disconnected. While the RUP does provide guidance on the transition from business models to system use case models (see
the guideline Going from Business Models to Systems), the connection requires a number of transformations as the
level of granularity and abstraction changes from the business to IT perspectives.
In general, it is clear that services may be classified into either business or infrastructure services. See the Concept: Service Portfolio for a discussion of service classifications.
One important aspect of SOA is that the level of granularity of services described in a service-oriented solution is
such that the operations provided by services can often be identified at a business level. This increase in the level
of granularity in supporting IT means that, in many cases, tasks identified in business-process models can be directly
realized as operations on services. Therefore the business users of IT solutions become much more a part of the
analysis and design process. It is also interesting to note that this closer connection with the business process model
also more directly associates services as IT work products, with the Business Goals modeled in the RUP
For more details on the connection between business and service models, see the Activity: Existing Asset Analysis.
In modeling the service, use the Unified Modeling Language (UML) Profile for Software Services and the guidance
provided for each element in the profile. In general, elements that make up the static view of services and service
specifications in a service model are shown in the diagram below.
The Service Provider "UpdateCustomerAddressLegacyProvider" provides a Service "UpdateCustomerAddress."
The Service "UpdateCustomerAddress" implements the Service Specification "IUpdateCustomerAddress."
The Service Specification "IUpdateCustomerAddress" has a single Operation "execUpdateCustomerAddress."
The Operation "execUpdateCustomerAddress" takes a single input message, "UpdateCustomerRequest."
The Operation "execUpdateCustomerAddress" returns a single output message, "UpdateCustomerResponse."
The structure and composition view of the model capture the communication between services and the partitioning of the
solution. This is addressed in the Concept: Service Composition and Choreography and Concept: Solution Partitioning.
As is often the case in modeling there are alternatives methods to model the same logical structure and in some cases
the techniques can be used to represent additional technical details. For example in modeling the notion of both
provided and required capabilities for a service we can either choose to stereotype the interfaces that describe these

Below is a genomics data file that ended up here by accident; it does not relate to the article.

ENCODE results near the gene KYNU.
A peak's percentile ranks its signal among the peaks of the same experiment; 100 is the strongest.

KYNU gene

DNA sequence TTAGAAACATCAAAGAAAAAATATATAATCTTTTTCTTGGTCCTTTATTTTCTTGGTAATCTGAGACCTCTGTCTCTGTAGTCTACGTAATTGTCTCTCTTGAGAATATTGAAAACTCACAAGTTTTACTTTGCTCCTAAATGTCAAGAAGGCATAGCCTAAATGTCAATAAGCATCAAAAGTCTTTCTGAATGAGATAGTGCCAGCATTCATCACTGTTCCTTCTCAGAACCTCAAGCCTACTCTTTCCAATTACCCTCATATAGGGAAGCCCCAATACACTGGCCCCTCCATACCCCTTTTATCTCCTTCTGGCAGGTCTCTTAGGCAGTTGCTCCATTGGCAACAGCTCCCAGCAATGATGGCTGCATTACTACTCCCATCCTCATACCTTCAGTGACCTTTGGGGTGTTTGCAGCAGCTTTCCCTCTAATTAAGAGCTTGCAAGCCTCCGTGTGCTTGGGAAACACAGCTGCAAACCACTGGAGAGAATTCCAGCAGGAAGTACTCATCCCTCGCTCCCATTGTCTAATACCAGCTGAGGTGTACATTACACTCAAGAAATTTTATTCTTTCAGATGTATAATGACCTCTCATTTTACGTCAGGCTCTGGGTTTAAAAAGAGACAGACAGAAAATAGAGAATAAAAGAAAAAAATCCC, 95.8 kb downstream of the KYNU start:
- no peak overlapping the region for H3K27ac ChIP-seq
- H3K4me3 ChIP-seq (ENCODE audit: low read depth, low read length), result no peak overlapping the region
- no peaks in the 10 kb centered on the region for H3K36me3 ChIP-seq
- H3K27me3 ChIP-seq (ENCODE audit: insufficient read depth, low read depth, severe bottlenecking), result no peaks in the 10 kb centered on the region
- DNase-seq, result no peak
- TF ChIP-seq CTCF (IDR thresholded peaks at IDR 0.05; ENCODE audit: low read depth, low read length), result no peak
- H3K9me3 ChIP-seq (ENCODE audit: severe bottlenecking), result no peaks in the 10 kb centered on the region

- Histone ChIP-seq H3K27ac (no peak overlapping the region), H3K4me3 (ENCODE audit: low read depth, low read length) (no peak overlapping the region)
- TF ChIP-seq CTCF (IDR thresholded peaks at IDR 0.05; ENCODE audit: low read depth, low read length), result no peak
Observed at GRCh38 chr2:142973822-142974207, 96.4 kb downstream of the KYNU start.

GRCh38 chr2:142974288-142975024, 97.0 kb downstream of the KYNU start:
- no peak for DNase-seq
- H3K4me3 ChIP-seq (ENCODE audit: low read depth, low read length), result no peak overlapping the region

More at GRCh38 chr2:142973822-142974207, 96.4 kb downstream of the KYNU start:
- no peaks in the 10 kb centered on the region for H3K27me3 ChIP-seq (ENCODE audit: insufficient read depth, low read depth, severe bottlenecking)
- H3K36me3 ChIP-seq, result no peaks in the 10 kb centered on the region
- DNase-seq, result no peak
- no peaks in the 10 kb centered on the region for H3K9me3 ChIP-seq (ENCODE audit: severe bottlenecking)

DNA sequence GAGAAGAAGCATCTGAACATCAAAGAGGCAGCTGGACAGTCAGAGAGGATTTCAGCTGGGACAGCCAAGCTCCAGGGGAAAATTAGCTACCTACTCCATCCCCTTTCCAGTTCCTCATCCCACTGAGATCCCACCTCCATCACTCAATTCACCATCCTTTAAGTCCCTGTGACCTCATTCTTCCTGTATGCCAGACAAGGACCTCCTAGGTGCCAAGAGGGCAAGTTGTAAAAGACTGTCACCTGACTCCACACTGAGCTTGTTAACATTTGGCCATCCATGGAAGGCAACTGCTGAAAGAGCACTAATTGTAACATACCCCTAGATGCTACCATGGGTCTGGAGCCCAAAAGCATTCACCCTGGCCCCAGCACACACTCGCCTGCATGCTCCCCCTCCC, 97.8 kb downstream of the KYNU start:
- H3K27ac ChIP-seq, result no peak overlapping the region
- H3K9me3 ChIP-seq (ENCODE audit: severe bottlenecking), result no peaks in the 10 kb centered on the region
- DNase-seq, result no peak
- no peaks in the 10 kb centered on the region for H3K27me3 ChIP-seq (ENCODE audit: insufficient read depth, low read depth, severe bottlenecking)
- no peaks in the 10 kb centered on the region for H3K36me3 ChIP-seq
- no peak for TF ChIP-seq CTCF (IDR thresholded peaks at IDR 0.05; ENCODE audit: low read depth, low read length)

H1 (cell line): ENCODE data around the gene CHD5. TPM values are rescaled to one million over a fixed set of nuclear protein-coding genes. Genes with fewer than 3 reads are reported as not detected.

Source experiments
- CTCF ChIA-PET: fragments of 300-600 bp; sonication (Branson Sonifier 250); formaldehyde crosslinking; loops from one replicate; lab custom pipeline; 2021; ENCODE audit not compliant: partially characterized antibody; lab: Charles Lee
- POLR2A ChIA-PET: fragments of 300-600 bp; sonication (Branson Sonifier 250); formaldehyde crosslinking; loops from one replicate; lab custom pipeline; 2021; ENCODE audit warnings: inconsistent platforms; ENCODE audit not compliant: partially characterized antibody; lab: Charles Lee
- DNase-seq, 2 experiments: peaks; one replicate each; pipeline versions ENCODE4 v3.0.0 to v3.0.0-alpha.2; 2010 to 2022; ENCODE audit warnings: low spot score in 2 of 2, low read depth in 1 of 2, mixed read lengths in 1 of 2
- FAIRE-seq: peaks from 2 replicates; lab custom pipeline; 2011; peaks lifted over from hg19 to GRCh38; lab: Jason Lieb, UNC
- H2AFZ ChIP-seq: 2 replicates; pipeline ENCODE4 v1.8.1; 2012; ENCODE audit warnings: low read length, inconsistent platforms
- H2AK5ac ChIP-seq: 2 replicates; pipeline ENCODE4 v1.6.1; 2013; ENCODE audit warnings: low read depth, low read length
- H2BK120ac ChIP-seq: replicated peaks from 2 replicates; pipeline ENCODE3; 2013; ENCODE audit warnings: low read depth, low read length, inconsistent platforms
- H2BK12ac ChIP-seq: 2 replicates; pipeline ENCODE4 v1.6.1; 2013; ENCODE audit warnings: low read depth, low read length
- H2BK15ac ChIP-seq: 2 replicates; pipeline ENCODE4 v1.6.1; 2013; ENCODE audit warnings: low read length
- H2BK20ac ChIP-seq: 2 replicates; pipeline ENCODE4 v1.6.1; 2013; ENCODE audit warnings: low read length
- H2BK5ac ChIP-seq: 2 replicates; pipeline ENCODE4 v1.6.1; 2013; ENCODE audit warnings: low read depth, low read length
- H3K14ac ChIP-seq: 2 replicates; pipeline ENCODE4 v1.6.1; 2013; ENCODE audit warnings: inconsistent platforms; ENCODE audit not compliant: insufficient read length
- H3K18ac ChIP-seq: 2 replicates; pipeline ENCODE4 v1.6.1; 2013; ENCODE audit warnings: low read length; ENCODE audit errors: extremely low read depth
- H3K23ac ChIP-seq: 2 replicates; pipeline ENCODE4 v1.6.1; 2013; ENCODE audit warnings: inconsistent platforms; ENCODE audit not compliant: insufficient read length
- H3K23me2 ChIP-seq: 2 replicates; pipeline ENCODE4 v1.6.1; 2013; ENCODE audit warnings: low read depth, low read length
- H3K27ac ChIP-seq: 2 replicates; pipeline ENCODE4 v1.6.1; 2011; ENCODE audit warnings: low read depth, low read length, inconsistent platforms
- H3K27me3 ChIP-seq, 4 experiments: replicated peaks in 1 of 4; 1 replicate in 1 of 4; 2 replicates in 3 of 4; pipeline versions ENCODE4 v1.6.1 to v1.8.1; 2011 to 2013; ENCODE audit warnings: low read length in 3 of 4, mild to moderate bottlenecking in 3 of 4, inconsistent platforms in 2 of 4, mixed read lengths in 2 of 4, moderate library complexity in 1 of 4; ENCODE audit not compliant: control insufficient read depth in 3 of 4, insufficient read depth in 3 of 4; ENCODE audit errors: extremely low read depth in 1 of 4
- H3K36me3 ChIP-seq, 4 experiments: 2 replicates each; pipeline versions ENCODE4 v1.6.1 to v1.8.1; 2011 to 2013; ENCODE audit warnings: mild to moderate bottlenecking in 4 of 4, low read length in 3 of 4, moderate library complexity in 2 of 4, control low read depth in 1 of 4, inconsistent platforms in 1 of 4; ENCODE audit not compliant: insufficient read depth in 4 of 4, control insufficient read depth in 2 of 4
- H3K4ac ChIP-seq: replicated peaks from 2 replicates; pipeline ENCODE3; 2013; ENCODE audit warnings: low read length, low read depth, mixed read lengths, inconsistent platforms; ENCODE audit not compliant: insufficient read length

capabilities as Service Specifications and use an unstereotyped class to represent the combined type, or we can
choose to stereotype the class itself and not the interfaces. Both of these options are shown in the figure below.
In general you should stereotype the interfaces if they themselves are going to be used by other services in a
different context, so the rule of thumb is that whichever element is considered the reusable description should be
stereotyped. When creating a service on a service provider (in UML terms a port on either a class or component) you
select either the ServiceType or MyService class as the type of the stereotyped port, as shown below.
Note that the resulting structure will be identical for either ServiceType or MyService, the port indicates a required
interface and a provided interface - possibly a callback interface which the client is required to provide. However, in
some cases it is useful to explicitly separate out the required and provided capabilities into individual service
descriptions. In this case we need two classes realizing the service specifications we introduced above. The figure
below demonstrates these classes.
Now, when we create our service provider we need two stereotyped ports, as shown below, one to represent the callin and
one the callback capabilities.
As for when you need this additional flexibility, it will depend very much on the task at hand and the level of
formality you need to include in your models. The example at the end is very clear that there are separate notions of a
callin and callback interface; however, what if the same provider implements a number of service end-points? The
proliferation of ports may make the final result hard to read and understand.
For more information on the design and implementation of services, see the Task: Document Service Realization Decisions.